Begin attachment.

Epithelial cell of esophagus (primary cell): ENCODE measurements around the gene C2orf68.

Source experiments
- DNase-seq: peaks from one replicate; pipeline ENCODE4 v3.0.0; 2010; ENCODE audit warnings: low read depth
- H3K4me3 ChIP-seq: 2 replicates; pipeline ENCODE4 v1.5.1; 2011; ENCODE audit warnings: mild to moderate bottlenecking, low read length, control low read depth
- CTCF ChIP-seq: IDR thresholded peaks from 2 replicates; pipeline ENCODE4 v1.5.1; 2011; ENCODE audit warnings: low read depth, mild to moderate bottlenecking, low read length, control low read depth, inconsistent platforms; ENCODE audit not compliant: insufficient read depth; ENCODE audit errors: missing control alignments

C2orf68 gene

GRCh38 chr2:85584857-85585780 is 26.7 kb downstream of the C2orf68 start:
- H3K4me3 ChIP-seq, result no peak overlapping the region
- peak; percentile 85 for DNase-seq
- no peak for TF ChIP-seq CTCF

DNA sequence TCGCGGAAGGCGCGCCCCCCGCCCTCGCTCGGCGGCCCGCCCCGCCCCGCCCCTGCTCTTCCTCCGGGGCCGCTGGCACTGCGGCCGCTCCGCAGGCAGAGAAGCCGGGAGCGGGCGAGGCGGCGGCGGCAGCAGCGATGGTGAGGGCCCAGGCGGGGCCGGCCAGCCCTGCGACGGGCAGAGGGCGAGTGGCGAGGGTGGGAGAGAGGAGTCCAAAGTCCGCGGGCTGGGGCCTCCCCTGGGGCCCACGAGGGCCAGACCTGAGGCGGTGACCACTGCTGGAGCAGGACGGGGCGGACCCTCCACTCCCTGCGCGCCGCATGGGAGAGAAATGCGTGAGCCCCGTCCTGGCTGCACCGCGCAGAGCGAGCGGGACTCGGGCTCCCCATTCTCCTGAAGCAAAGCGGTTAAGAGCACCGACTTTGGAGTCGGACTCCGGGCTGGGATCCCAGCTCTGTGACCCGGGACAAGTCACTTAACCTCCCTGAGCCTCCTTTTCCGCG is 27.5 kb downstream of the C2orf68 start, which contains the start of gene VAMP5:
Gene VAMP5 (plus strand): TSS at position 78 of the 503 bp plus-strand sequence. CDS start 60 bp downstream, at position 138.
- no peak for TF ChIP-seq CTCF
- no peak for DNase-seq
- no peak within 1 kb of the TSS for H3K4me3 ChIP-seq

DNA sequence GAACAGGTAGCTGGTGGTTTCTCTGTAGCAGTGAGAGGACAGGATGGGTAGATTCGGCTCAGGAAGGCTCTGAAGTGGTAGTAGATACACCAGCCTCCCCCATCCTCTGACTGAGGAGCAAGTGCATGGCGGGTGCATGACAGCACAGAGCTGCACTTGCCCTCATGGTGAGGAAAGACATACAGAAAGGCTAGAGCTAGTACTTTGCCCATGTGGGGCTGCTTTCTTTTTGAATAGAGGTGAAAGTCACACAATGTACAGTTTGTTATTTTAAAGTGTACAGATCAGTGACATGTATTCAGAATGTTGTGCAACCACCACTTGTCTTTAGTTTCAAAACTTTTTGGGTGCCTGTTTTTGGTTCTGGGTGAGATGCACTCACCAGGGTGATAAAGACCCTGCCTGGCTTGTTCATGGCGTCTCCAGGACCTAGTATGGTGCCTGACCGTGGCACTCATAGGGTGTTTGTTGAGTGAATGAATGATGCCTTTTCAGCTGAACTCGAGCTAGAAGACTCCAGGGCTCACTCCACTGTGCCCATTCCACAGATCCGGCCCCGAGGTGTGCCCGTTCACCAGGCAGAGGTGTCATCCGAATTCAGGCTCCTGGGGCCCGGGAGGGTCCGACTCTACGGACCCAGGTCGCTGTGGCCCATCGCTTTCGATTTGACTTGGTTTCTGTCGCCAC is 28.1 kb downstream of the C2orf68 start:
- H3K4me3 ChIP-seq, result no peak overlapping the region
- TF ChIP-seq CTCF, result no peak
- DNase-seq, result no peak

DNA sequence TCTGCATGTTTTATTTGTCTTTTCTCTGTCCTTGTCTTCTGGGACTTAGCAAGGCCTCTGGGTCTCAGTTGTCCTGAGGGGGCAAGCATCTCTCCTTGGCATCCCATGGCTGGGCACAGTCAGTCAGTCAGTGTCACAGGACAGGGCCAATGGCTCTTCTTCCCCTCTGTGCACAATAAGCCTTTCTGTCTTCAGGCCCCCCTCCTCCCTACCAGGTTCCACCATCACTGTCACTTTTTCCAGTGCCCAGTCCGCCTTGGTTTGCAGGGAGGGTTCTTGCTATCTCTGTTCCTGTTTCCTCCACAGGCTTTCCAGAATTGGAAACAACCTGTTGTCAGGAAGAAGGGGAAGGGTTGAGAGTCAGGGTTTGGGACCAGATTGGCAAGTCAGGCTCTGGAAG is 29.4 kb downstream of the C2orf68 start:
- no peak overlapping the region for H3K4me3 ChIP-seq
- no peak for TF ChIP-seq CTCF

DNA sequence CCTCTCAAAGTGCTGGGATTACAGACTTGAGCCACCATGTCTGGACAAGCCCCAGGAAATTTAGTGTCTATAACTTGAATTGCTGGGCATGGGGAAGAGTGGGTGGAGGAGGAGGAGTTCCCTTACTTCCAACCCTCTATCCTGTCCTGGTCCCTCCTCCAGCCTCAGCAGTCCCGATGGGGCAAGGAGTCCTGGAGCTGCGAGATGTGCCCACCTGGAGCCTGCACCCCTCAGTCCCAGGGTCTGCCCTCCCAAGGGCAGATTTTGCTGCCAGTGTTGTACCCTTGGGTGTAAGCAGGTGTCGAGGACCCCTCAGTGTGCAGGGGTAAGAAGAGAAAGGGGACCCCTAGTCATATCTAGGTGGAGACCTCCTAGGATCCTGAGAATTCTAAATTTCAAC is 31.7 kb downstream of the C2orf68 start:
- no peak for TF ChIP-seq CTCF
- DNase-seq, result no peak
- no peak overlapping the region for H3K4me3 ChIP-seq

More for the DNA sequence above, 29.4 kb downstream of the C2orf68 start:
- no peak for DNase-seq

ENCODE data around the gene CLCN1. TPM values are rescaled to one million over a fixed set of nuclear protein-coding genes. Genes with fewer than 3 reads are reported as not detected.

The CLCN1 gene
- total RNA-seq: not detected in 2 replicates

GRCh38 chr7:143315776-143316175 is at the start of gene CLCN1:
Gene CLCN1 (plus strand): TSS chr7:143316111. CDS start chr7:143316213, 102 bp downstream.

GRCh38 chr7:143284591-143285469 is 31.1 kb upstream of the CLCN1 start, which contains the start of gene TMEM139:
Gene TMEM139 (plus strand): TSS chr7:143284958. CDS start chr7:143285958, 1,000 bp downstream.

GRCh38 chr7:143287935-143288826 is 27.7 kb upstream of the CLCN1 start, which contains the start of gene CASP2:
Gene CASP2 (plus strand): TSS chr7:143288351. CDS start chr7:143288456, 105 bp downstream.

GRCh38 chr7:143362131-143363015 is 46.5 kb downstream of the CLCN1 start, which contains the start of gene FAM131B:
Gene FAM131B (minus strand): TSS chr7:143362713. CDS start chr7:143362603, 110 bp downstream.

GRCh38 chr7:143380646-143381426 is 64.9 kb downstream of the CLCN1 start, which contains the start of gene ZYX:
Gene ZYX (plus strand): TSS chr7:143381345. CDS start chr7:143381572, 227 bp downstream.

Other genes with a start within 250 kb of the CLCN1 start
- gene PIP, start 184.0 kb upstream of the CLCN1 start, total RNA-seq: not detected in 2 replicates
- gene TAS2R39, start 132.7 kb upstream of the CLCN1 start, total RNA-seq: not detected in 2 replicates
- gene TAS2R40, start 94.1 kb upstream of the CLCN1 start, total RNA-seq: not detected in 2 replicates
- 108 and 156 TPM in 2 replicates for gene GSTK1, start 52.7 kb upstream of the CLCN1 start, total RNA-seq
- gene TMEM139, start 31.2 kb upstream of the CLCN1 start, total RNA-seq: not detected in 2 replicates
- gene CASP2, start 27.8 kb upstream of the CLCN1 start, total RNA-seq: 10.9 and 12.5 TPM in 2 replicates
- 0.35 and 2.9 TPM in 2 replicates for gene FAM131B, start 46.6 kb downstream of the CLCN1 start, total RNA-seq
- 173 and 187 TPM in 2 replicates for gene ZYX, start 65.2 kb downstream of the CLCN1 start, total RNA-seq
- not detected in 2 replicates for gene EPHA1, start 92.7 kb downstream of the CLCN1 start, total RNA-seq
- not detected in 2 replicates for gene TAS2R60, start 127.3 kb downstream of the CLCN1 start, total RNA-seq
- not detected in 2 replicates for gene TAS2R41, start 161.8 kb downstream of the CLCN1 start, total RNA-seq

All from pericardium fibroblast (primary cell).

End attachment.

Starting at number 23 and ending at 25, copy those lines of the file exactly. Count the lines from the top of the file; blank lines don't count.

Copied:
DNA sequence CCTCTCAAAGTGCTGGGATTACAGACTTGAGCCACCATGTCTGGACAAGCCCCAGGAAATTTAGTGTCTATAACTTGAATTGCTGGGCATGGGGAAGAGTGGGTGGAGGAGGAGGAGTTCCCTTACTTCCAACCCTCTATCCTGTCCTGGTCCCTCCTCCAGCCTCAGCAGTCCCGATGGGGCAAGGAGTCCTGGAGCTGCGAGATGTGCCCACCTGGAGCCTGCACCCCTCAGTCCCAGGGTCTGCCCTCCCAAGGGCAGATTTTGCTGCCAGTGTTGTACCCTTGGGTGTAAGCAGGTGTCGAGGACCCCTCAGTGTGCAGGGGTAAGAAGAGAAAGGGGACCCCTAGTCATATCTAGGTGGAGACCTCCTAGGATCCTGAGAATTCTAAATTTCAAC is 31.7 kb downstream of the C2orf68 start:
- no peak for TF ChIP-seq CTCF
- DNase-seq, result no peak